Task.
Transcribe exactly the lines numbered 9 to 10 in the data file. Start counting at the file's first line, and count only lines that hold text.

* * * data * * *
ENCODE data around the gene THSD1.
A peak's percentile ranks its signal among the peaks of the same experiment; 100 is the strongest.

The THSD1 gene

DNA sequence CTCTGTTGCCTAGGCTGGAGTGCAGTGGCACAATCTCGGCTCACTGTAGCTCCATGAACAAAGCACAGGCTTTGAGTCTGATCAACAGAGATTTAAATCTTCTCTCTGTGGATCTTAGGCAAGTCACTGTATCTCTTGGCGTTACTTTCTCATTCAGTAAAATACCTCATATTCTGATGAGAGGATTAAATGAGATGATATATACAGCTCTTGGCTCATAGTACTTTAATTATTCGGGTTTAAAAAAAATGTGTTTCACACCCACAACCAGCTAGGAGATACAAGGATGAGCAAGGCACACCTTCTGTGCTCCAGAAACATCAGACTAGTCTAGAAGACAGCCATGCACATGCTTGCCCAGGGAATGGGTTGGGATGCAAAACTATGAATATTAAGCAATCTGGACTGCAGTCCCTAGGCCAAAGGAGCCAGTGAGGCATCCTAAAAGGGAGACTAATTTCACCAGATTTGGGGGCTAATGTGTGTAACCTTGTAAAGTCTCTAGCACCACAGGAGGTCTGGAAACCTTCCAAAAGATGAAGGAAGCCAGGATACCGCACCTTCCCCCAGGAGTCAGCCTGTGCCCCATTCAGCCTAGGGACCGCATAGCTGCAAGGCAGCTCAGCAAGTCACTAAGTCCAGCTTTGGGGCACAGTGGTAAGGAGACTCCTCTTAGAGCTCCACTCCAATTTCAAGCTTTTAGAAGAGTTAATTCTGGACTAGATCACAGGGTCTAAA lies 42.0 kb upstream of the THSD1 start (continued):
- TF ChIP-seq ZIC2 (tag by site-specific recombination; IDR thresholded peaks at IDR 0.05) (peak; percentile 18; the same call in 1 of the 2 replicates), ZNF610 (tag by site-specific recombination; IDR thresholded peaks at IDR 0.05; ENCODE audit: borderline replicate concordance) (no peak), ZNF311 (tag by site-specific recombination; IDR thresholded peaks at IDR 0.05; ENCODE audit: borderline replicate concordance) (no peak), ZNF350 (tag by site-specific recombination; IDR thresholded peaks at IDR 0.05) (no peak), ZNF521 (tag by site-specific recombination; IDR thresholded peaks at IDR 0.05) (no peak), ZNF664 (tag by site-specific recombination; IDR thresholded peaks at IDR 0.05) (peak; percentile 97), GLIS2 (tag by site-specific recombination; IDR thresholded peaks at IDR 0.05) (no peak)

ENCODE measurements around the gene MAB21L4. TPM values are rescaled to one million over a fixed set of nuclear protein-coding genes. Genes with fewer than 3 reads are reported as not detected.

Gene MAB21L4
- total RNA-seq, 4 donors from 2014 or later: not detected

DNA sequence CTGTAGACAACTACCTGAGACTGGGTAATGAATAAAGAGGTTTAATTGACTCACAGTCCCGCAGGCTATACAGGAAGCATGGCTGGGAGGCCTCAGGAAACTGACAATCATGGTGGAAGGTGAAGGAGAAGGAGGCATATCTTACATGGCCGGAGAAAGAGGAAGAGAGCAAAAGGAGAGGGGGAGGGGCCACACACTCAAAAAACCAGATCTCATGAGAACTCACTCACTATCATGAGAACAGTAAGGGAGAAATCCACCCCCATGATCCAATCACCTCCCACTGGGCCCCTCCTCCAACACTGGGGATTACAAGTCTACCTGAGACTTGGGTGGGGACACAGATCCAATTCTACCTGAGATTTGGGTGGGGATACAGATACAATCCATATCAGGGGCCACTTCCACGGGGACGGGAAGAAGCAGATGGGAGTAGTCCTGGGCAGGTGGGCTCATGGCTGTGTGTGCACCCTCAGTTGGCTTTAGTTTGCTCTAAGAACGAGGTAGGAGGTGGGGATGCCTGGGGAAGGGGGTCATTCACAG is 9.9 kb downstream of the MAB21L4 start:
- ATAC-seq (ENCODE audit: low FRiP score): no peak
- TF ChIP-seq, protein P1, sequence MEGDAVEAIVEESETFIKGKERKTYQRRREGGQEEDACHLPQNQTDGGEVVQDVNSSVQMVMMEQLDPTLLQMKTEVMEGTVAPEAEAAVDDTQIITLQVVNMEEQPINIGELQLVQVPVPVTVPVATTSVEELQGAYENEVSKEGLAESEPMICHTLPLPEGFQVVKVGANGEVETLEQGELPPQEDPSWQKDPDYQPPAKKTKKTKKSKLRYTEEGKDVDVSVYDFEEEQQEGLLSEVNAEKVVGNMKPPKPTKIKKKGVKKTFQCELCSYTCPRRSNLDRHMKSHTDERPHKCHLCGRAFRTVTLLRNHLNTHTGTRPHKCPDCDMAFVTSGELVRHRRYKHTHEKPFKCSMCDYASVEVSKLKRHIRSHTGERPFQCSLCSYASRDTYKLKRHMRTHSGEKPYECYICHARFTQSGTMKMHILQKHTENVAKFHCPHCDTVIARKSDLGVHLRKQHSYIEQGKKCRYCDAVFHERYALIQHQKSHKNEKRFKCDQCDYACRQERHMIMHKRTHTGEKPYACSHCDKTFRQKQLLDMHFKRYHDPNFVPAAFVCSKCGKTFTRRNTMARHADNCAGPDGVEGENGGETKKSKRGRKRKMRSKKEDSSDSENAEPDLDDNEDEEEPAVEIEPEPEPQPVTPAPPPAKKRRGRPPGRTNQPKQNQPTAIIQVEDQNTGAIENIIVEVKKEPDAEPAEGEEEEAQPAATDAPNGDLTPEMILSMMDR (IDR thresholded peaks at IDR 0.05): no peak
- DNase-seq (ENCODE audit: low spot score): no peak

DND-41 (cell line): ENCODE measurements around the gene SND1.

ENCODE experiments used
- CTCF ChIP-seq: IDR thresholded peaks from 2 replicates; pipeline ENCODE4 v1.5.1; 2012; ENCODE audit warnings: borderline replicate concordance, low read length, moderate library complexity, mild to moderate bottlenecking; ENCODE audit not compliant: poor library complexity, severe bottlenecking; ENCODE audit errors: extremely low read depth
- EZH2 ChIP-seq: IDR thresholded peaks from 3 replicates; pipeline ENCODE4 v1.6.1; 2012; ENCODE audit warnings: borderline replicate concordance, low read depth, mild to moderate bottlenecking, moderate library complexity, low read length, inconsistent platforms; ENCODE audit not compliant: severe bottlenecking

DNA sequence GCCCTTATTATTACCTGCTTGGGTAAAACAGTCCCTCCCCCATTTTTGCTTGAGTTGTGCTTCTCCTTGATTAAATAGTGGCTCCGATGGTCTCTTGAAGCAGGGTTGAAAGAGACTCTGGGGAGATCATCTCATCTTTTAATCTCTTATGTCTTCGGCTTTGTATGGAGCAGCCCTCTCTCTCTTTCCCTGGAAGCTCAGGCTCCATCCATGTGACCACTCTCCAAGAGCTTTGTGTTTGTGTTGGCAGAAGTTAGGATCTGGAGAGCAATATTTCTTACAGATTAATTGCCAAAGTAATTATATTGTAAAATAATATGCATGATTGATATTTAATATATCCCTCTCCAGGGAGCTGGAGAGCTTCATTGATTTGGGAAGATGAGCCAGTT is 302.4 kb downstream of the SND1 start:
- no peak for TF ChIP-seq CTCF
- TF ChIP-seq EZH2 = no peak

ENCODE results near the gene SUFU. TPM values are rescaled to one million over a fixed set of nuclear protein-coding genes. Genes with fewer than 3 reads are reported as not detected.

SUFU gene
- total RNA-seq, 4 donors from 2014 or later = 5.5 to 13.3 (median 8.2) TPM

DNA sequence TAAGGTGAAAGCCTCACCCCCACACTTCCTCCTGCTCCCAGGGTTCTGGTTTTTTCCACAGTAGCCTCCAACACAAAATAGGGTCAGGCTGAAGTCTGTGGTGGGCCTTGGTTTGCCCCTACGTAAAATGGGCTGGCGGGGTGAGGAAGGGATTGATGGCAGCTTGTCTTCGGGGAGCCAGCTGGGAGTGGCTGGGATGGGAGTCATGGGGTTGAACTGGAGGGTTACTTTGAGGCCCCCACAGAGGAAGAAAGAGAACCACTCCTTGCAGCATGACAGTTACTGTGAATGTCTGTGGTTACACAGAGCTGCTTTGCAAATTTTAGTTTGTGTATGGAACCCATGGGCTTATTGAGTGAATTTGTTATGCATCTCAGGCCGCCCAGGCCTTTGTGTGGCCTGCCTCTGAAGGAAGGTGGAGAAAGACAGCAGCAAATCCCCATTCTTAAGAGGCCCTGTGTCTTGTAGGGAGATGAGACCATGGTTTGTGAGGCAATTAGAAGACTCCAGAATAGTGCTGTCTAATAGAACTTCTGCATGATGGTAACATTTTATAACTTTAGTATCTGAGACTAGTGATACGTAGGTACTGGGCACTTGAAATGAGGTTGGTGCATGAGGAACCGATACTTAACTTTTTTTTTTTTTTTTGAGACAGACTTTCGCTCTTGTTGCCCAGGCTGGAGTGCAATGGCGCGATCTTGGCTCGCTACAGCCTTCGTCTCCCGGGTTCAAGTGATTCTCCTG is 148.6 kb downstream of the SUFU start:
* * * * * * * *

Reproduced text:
DNA sequence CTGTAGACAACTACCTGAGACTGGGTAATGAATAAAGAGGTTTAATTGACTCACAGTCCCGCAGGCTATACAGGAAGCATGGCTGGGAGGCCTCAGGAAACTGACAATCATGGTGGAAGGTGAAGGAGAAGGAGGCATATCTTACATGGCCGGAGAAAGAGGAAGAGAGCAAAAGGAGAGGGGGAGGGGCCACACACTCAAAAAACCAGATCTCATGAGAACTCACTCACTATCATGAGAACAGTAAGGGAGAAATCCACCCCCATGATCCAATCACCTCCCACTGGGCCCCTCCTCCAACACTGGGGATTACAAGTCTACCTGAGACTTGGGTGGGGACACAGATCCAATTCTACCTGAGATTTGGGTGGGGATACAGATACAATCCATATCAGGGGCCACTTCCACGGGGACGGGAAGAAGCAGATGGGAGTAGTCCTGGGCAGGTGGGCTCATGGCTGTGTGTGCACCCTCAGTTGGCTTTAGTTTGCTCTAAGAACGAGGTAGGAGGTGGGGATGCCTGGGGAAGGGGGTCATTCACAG is 9.9 kb downstream of the MAB21L4 start:
- ATAC-seq (ENCODE audit: low FRiP score): no peak